Canada’s countermeasures against the Trump administration’s steel and aluminium levies have come into effect. On Sunday, the day the country celebrates its national holiday, Canada imposed a 25% tariff on assorted US metals products. Tariffs of 10% have also been imposed on over 250 other US goods like beer kegs, whiskey and orange juice. Canada-US trade tensions are high amidst the metals levies and North American Free Trade Agreement talks. The tit-for-tat duties are estimated to total C$16.6bn (£9.5bn), representing the 2017 value of Canadian metals exports affected by the US measures. Senior Canadian officials say the list is designed to exert political pressure on the US and make it take notice of how this will affect trade. They have called the steel and aluminium levies against Canada, the European Union and Mexico imposed a month ago by the Trump administration “illegal” and “unjustified”. On Friday, Canada also announced it would make C$2bn available to defend the steel and aluminium industry, including funds to support affected businesses. “Our approach is and will be this: we will not escalate and we will not back down,” Foreign Minister Chrystia Freeland said while announcing the funds. The EU and Mexico have already imposed their own counter-tariffs on American goods. EU’s duties on £2.4bn ($3.1bn) of products such as bourbon whiskey, motorcycles and orange juice took effect on 22 June. Mexico put tariffs on $3bn worth of American products ranging from steel to blueberries and bourbon. The tariffs, which provoked international outrage, have also triggered complaints against the US to the World Trade Organization (WTO) and to North American Free Trade (Nafta) dispute panels. The relationship between Canada and the US is strained following attacks this month by US President Donald Trump against Justin Trudeau after the Canadian prime minister declared that his country would not “be pushed around” by the Americans on trade. Beyond Nafta and the metals levies, there have been disputes over issues such as lumber, dairy and wine. More tariffs could be on the horizon.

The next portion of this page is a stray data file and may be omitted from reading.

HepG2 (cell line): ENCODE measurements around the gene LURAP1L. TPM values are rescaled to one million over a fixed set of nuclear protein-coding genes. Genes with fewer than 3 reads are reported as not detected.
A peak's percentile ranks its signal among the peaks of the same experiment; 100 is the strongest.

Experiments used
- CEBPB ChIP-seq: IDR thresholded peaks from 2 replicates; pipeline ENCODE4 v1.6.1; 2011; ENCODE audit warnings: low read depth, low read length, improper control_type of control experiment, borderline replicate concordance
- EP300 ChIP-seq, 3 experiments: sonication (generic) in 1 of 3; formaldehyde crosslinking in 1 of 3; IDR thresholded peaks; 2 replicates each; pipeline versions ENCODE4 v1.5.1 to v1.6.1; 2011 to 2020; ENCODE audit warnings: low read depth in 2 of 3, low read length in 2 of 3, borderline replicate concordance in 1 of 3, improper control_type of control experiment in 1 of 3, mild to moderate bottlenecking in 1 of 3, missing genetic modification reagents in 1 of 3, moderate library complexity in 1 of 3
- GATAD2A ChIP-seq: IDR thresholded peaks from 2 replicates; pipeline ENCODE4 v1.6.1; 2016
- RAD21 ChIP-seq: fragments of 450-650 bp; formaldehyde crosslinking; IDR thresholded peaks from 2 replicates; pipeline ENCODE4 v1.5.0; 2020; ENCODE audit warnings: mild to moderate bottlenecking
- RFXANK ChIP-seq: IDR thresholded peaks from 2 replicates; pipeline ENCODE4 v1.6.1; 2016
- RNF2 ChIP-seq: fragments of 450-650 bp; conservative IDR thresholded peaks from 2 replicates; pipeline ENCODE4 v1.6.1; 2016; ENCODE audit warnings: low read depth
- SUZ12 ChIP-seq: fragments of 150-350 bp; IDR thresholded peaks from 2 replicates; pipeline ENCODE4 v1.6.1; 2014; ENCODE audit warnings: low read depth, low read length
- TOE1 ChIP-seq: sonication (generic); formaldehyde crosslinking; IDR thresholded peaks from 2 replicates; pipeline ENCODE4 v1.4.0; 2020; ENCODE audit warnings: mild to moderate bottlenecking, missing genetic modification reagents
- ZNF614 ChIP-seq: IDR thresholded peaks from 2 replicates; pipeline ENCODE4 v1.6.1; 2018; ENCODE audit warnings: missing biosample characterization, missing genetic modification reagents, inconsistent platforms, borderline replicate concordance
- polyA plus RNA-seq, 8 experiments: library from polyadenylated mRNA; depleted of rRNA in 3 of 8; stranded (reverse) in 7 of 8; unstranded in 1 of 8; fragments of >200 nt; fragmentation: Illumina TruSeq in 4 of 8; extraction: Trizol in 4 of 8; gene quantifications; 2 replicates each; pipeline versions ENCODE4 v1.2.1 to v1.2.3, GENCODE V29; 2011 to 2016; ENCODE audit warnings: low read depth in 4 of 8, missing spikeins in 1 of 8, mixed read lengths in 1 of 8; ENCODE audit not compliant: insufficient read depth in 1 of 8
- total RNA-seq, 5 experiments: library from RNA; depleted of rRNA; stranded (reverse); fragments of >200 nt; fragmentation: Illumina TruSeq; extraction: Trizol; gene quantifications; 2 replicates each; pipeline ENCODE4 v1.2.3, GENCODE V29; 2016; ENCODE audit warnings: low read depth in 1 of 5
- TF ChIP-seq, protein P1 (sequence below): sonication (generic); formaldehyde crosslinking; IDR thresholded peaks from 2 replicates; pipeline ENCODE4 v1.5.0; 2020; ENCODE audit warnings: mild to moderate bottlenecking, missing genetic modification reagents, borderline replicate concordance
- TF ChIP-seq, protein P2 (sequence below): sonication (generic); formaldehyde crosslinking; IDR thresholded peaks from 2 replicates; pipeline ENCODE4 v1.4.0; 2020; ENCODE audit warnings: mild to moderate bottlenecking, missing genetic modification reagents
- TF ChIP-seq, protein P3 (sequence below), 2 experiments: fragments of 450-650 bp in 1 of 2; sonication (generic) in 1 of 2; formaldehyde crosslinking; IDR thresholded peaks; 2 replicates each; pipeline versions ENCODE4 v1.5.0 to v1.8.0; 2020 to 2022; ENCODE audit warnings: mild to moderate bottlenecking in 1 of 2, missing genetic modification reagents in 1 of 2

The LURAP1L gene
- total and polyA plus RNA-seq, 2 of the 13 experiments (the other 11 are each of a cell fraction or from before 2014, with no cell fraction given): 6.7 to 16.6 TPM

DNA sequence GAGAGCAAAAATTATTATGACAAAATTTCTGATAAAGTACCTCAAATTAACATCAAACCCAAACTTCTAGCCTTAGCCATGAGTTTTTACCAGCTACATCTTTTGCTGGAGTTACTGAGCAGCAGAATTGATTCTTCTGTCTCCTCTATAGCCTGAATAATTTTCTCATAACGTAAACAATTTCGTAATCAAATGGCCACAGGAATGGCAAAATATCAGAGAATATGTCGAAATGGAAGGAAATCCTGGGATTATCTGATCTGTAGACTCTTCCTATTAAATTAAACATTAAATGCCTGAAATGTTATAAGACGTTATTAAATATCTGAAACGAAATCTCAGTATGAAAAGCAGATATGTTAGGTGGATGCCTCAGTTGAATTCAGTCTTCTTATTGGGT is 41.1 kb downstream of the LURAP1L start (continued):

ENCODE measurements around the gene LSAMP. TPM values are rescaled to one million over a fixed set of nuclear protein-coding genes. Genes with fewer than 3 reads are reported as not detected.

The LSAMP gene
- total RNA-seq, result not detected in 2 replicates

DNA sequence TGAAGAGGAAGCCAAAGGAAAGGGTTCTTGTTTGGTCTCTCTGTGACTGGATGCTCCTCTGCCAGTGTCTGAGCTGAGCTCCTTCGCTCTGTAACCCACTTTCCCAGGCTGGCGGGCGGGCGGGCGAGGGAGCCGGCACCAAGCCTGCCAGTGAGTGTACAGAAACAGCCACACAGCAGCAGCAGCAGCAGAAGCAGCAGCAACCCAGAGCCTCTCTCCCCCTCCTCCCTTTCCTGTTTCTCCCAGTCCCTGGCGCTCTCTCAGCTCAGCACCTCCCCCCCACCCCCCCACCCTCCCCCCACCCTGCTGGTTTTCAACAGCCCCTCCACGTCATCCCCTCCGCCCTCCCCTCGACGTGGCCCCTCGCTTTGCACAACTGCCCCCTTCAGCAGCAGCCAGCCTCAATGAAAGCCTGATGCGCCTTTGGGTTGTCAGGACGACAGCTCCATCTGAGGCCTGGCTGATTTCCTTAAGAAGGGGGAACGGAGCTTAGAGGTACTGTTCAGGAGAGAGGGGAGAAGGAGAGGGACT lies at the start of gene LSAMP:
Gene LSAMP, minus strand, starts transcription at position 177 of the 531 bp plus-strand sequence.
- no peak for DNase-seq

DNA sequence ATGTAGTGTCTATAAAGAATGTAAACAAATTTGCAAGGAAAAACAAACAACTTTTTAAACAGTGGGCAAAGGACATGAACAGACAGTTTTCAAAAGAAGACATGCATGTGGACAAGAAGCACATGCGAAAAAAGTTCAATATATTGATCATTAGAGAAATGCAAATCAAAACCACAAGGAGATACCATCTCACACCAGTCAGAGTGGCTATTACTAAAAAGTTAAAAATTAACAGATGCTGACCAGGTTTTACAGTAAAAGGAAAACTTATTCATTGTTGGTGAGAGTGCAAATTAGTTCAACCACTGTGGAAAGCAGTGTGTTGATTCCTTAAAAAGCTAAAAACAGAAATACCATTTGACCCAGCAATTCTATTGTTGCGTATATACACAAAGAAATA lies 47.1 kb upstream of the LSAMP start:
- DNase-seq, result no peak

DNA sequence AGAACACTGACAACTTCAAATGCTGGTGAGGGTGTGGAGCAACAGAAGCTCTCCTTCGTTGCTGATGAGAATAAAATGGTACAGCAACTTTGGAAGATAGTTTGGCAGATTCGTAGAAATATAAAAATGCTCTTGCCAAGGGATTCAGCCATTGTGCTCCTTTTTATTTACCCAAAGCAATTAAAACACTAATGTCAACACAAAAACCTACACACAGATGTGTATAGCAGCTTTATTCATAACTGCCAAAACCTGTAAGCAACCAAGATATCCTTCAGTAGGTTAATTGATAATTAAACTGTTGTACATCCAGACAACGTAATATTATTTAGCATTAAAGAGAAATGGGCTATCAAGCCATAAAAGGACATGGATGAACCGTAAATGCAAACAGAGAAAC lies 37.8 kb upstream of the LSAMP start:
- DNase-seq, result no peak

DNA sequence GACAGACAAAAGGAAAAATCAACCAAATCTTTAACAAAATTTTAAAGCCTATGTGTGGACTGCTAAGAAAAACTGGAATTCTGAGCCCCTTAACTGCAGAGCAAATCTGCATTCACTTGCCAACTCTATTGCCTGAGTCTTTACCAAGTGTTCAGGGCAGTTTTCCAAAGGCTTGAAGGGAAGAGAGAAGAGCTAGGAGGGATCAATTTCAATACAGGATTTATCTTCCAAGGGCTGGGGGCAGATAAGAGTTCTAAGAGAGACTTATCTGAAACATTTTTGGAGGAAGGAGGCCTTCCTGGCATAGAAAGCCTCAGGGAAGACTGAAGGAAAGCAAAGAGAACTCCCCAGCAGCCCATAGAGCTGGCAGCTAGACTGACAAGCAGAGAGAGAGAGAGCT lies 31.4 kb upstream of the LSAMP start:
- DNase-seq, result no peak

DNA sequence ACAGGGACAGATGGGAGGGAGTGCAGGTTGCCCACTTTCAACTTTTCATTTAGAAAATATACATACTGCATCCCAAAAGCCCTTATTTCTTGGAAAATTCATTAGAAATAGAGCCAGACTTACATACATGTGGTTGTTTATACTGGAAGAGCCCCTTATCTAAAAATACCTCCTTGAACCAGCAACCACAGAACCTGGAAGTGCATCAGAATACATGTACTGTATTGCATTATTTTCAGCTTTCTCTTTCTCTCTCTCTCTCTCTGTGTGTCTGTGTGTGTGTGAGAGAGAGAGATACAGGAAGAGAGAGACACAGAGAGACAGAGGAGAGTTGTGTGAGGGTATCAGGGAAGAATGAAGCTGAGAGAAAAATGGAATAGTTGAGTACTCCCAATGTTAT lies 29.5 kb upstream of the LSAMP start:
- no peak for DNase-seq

In May, Mr Trump ordered a national security probe into vehicle imports, which could bring tariffs on autos and auto parts.
Earlier this week, US Trade Representative Robert Lighthizer criticised the retaliatory tariffs imposed by the EU and other countries against the US measures. “These retaliatory tariffs underscore the complete hypocrisy that governs so much of the global trading system,” he said.